This is not a person who needs your "reevaluation." You want to say she did some good as well as bad, fine. But let's not re-write history to pretend that "Buck Rogers stuff" was just a minor nothing. It wasn't minor and it wasn't nothing
 

Dausuul

Legend
We have a TSR employee reporting as copied here at ENWorld that they didn't playtest most of what they put out in those years.
I literally said that in the post that you're quoting.

It's difficult to prove she banned it of course because there would be no written policy or anything. But we can prove they were not playtesting, despite playtesting before she arrived. We can call that coincidence of course, or a factor of growth or whatever. But it does point to a pattern which changed with her arrival which may be linked to her attitudes regarding playtesting.
And in that post you quoted, I cited two firsthand sources who said there was playtesting, on company property and company time. One of them was the very person you linked above.

Both are clear: There was no ban on playtesting. There were time constraints that meant a lot of stuff got rushed out the door without testing, but playtesting was absolutely allowed and it was done when there was time for it.
 

Mistwell

Crusty Old Meatwad (he/him)
I literally said that in the post that you're quoting.


And in that post you quoted, I cited two firsthand sources who said there was playtesting, on company property and company time. One of them was the very person you linked above.

Both are clear: There was no ban on playtesting. There were time constraints that meant a lot of stuff got rushed out the door without testing, but playtesting was absolutely allowed and it was done when there was time for it.
Why are you spinning this,

"That being said, here's something horrible to admit: The vast majority of modules and systems in hardback books were not playtested, to the very best of my knowledge. The designer would make them up, perhaps playtest them on his own or informally call a buddy or co-worker over to review or briefly playtest them, but as a general rule I saw very little playtesting occur."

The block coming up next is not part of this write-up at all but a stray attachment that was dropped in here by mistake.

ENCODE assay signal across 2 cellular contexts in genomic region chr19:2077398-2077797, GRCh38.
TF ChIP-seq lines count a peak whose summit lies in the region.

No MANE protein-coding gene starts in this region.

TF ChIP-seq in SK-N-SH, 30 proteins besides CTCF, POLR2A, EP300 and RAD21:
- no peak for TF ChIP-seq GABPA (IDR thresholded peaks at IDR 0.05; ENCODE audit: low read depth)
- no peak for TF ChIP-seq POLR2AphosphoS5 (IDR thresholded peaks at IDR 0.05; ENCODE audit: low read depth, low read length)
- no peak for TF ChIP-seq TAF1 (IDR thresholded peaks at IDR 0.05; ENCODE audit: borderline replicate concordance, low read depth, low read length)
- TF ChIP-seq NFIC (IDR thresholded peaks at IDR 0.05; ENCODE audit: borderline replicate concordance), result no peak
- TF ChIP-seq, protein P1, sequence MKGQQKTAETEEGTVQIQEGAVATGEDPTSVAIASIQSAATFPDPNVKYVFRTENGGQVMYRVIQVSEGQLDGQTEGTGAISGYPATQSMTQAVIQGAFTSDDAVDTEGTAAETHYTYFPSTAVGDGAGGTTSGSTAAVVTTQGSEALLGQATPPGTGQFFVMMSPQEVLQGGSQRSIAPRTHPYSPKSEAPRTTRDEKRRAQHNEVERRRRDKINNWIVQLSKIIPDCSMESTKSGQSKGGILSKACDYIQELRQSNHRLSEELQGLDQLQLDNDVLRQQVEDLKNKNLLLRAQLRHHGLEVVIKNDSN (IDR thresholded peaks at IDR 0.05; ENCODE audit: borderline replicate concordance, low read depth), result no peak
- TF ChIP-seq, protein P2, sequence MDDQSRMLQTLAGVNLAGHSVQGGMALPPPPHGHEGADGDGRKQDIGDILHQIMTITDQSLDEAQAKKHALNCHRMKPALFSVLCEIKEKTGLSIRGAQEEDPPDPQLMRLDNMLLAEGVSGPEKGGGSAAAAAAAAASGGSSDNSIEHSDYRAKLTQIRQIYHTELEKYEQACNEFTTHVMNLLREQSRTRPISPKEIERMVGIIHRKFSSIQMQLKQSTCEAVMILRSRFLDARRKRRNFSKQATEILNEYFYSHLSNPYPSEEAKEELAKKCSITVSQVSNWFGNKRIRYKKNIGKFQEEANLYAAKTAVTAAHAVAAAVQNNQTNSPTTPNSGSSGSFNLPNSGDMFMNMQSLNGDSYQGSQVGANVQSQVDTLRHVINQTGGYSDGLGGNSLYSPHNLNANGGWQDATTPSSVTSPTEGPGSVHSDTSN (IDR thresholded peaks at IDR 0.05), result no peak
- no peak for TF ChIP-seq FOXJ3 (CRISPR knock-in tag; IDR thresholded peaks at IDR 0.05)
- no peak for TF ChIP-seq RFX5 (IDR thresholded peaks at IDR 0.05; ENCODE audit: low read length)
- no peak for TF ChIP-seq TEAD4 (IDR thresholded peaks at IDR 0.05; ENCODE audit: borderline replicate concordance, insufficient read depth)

as this,

"there was playtesting"

?
 

Snarf Zagyg

Notorious Liquefactionist
That is a monumental understatement and whitewashing which shows extreme bias in your spin.


This is part 1 of my comments- this is just about the Buck Rogers Thing. Please ignore if you don't care (and you shouldn't). Part 2 will be my general observations about the other comments. Then I'm moving on. :)

So here is my original comment-

Oh, the Buck Williams thing? Without going too far into the weeds, not the best look, but also not surprising in closely-held corporations. It wasn't a factor in TSR's demise.

So let's talk about this. Williams was the majority (overwhelming majority, if not sole) owner of TSR. TSR is a closely-held corporation. This makes it very different than a public corporation, or even a private corporation with numerous shareholders. Let's use a quick example to understand why (and I apologize to the extent that I have to be both pedantic and reductive, but that's the point we are at)-

Start with the premise- what is purpose of a corporation. Why, to maximize profits. Why? To increase the value to the shareholders. Corporations exist to make the owners (shareholders) money. We all understand that.